In his 48 years, Hess said he’s never done drugs and hasn’t had a drink in about 10 years and the current system in place for handling drugs isn’t working.
“The current situation of arresting people and putting them in jail for 99 years for drugs and then arresting somebody for murder and giving them 10 years, something’s wrong. I think I can grow marijuana in Parker County, make sure it’s pure and not laced with anything, and if folks will come up to the jail and take a urine test and as long as they don’t test positive for any hard substance other than marijuana, I will give them a weeks supply of marijuana for free,” Hess said. “So many people are afraid of being arrested. I watched a guy in Mineral Wells die of cancer because he was afraid to break the law, which is not constitutional. Nobody will stand up, but I’m going to stand up and be for the people and try to help with their problems.”
Hess said he would also hire people to help with mental health issues in the jail.
“I’m willing to cut my pay, zero pay, and I think with the least amount of people getting arrested, I will save the taxpayers thousands and thousands of tax dollars,” Hess said. “Libertarians believe in less government and the government is robbing us blind.”
Documentation was provided to the Weatherford Democrat regarding the selling of Hess’ property to levy judgment in regards to funds owed to First Financial Bank in Palo Pinto County, but Hess said he could not legally speak on the matter and that it is in the process of being taken care of at this time.
“I signed a non-disclosure agreement with the bank and they signed one as well, so we’re not supposed to talk about anything with that,” Hess said. “[It’s] in the process of being resolved.”
Additionally in the race for Parker County sheriff, Kennedale Police Captain Darrell Hull, 47, Republican, filed on Nov. 13 to run for sheriff. Hull — who has been in law enforcement for 25 years — declined to comment about Hess running for sheriff, but said it’s time for change.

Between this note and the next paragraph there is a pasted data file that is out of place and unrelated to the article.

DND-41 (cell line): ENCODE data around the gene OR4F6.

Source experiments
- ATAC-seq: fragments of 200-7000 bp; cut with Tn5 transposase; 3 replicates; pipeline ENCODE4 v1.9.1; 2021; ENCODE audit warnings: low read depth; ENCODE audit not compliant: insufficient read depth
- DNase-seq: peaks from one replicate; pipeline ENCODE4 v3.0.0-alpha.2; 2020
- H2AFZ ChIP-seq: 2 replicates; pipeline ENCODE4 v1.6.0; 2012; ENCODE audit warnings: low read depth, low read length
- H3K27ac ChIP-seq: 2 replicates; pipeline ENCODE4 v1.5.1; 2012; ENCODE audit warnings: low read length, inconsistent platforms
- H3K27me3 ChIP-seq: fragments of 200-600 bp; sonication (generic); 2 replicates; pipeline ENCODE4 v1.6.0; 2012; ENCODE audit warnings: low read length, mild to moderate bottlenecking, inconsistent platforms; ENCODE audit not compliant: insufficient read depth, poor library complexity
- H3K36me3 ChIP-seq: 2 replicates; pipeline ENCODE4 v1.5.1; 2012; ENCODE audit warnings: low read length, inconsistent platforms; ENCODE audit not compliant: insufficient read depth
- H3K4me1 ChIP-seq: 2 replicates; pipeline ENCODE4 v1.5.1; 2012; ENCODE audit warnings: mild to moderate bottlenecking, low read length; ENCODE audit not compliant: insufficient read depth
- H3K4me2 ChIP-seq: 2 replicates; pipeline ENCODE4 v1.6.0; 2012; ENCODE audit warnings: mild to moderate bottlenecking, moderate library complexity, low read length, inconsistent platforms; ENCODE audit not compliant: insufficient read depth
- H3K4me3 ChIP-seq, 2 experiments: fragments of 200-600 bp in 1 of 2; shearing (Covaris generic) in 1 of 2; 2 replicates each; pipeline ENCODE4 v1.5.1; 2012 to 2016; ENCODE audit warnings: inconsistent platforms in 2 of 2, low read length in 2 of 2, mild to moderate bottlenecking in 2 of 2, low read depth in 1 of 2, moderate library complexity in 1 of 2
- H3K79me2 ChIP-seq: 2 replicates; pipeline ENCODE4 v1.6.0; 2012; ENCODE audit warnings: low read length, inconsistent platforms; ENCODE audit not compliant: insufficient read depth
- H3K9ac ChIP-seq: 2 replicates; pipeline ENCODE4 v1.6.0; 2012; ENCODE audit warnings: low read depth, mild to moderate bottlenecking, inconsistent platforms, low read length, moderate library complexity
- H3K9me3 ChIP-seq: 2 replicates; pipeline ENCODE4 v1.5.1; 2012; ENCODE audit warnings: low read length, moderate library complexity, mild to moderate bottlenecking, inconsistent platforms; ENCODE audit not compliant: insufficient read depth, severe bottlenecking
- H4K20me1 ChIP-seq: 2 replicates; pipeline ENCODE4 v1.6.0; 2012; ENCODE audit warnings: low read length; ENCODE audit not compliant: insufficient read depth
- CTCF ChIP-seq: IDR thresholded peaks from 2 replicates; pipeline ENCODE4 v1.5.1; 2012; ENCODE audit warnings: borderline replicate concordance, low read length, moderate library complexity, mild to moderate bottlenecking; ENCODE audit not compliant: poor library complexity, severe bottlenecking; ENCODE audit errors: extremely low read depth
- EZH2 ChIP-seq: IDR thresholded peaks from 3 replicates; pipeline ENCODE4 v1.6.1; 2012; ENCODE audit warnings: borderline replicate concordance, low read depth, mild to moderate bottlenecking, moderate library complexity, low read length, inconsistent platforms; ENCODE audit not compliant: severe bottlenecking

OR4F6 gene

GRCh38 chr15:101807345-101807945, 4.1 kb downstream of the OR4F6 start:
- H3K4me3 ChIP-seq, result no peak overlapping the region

“Our current sheriff has been in law enforcement for over 60 years and has had a great career,” Hull said. “I believe it’s time for a change and to move forward into our future. I have the experience and knowledge to move forward and improve the quality of life for Parker County. I will do this and keep our family values and western heritage identity hat we are so proud of.”
Parker County Sheriff Larry Fowler is seeking another term as sheriff, saying the Parker County Sheriff’s Office has seen great success since he took office.
“When I took office the needs of this sheriff’s office were obvious. It was quite a challenge to get where we are today and to be quite honest about it, I want another term because I want to enjoy this,” Fowler said in a previous interview. “We’ve had great success and that may sound a little simplistic, but it’s the truth and I’m at a point now where I’m enjoying what we’ve accomplished.”
Fowler declined to make comments about Hull or Hess running for the position.
Additional candidates for Sheriff: